Ask Eartha: HC3 hosts Resource Wise Sustainable Business Program
June 21, 2018
I've been striving to live more sustainably over the past few years and want to make a better effort at my business. What tips do you have for someone trying to bring sustainability into the workplace?
While your efforts to live more sustainably at home are commendable, we're very excited about your interest in environmental stewardship at work as well. At the High Country Conservation Center, we work closely with over 160 Summit County businesses to reduce their environmental impact and save money. Through our Resource Wise sustainable business program, businesses owners gain a greater understanding of how their business uses energy and resources.
Beginning with a quick assessment of your business's sustainability practices and energy efficiency, the experts at HC3 gain a deeper understanding of the specifics of your business and the building it operates from. With this information, HC3 delivers reports outlining potential improvement projects and various ideas to green your business. Additionally, through the funding we receive to operate this program, businesses have access to rebate incentives to help them pay for the various improvements we recommend. Participation in the Resource Wise program is intended to be minimally invasive and an easy process for your business. Funded by our local municipalities and Summit County government, participation in this program is completely free for any Summit County business or religious organization.
When we assess a business's performance, we're looking for a business that conserves water and energy, utilizes eco-friendly cleaning products, reduces material use, and recycles or composts correctly. In assessing these areas of a business's operations, we're able to take a holistic approach to identifying solutions that make the most sense for a business to implement. As your workplace completes recommendations outlined by HC3, you'll ascend the levels of our certification system, earning your business more community outreach and recognition for your efforts.
Recommended Stories For You
Anyone can walk around their place of work and take notes of some basic things they could improve upon to help save money and the environment. Look at the type of light bulbs you have installed. Most bulbs will list their wattage in small print somewhere on them. Light-emitting diode, or LED, bulbs are the most efficient on the market today and can save up to 80 percent of the energy used by traditional lighting styles such as fluorescent and incandescent. The price of LEDs is at an all-time low, making this investment one that will typically pay for itself in a couple years. Feel around for drafts and look for daylight around your windows and doors to identify where you could install new weather-stripping or caulk some gaps. In our climate zone, air leaks account for roughly 40 percent of overall energy costs.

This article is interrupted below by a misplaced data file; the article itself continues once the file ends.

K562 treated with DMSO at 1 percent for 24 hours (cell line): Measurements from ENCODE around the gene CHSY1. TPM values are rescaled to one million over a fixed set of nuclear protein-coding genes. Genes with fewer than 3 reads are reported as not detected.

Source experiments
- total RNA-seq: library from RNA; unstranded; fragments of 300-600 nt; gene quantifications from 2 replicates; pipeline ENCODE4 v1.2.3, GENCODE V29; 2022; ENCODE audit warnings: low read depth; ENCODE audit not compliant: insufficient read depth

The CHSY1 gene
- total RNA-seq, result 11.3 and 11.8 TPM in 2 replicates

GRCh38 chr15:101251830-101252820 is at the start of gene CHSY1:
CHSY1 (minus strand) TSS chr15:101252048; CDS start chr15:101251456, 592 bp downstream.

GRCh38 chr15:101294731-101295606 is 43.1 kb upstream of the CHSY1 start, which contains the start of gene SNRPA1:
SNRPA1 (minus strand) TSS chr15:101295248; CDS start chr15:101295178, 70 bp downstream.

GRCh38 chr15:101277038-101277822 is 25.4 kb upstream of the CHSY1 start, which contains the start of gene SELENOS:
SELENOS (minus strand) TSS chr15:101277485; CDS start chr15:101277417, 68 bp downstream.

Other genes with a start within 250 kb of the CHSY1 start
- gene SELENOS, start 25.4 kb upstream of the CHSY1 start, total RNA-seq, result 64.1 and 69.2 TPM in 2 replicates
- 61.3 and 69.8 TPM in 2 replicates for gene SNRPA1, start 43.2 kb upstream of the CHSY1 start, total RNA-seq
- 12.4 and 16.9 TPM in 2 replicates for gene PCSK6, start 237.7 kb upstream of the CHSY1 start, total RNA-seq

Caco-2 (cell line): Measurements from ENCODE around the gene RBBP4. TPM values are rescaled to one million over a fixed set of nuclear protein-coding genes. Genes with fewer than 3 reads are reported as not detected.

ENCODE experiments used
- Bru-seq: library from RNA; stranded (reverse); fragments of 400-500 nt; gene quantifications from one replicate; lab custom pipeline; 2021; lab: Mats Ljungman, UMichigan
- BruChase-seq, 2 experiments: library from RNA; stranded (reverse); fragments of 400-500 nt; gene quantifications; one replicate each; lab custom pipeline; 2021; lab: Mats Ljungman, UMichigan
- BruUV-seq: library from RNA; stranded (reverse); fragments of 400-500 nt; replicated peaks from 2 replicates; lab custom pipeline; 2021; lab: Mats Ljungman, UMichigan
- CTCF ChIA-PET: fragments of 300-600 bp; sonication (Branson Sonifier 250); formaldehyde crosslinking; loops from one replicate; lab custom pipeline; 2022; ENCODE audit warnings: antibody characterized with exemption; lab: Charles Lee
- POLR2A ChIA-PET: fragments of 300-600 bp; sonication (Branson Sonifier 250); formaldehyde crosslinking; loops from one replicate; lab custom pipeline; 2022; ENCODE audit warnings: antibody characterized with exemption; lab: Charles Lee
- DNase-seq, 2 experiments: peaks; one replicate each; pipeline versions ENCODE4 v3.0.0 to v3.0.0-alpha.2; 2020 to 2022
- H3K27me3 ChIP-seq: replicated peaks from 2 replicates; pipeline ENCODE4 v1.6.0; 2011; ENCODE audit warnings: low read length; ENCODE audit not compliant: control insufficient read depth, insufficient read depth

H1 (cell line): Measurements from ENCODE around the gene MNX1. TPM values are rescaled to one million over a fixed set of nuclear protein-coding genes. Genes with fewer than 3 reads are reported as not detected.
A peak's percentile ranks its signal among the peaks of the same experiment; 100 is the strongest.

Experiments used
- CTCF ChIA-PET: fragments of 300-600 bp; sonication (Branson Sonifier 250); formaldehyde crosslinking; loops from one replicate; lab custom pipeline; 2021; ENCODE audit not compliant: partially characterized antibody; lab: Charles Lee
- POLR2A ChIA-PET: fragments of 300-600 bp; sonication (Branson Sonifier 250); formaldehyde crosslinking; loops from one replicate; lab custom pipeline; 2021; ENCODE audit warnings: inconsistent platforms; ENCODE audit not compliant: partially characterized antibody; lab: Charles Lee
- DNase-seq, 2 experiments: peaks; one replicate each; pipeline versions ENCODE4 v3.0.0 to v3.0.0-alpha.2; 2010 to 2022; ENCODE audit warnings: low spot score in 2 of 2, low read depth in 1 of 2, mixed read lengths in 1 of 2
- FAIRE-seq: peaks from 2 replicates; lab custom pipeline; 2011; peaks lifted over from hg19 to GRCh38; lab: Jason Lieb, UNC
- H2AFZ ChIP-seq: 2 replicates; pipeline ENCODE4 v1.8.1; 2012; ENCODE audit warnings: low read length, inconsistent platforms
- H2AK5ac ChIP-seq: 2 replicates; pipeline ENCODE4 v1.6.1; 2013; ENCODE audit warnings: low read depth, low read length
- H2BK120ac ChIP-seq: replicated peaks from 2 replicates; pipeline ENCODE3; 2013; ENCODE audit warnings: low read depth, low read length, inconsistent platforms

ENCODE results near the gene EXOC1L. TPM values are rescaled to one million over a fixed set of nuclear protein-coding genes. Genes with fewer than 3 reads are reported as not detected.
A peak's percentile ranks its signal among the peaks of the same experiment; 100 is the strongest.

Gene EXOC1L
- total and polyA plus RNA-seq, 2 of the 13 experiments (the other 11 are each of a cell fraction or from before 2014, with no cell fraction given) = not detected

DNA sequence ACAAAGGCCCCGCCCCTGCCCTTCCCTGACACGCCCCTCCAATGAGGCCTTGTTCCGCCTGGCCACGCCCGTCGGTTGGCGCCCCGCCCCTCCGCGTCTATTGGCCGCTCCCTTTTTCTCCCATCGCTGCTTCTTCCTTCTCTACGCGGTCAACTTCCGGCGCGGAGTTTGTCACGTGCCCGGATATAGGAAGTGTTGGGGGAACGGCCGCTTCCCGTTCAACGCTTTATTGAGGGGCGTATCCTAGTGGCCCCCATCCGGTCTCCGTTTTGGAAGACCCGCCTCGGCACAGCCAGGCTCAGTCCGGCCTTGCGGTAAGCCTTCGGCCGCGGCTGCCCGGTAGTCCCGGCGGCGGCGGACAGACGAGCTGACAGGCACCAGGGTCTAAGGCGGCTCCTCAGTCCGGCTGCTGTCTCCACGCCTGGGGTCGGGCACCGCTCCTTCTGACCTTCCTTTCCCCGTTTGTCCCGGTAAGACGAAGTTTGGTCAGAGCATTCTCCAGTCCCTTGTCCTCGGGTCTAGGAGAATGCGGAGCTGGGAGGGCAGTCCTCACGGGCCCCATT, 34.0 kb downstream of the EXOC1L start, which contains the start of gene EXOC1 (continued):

Take a look at the paper you print and make copies on and see if you can start stocking post-consumer recycled content or pursue paperless options for your business. Do the same with the cleaning supplies you have on hand and make a note to purchase more eco-friendly products moving forward. Touch base with HC3 if you want to learn how you can improve your recycling procedure. Sometimes, the best fix for a business is to simply update their signage, which HC3 will be happy to assist you with. To cut down on water use, HC3 can also provide your business with some free water-efficiency products that are easily installed in minutes.
Be sure to ask the Summit County business you patronize most if they have joined the Resource Wise sustainable business program. If not, share with them why their environmental stewardship is important to you and ask them to give us a call at 970-668-5703. For more energy saving tips, and to learn more about our energy efficiency programs, read this column weekly, give us a call or visit HighCountryConservation.org.
Ask Eartha Steward is written by the staff at the High Country Conservation Center, a nonprofit organization dedicated to waste reduction and resource conservation. Submit questions to Eartha at info@highcountry conservation.org.
Trending In: Opinion
- Dave and Amanda Repsher settle back into Summit County life years after deadly helicopter crash
- Summit Daily letters: Shame on you, town of Breck
- Summit County is contemplating changing tax assessment rates on for-profit homeowners
- String of fights at Summit High School could lead to charges against multiple students
- CPW sends public reminder after sickly mountain lion kitten removed from private home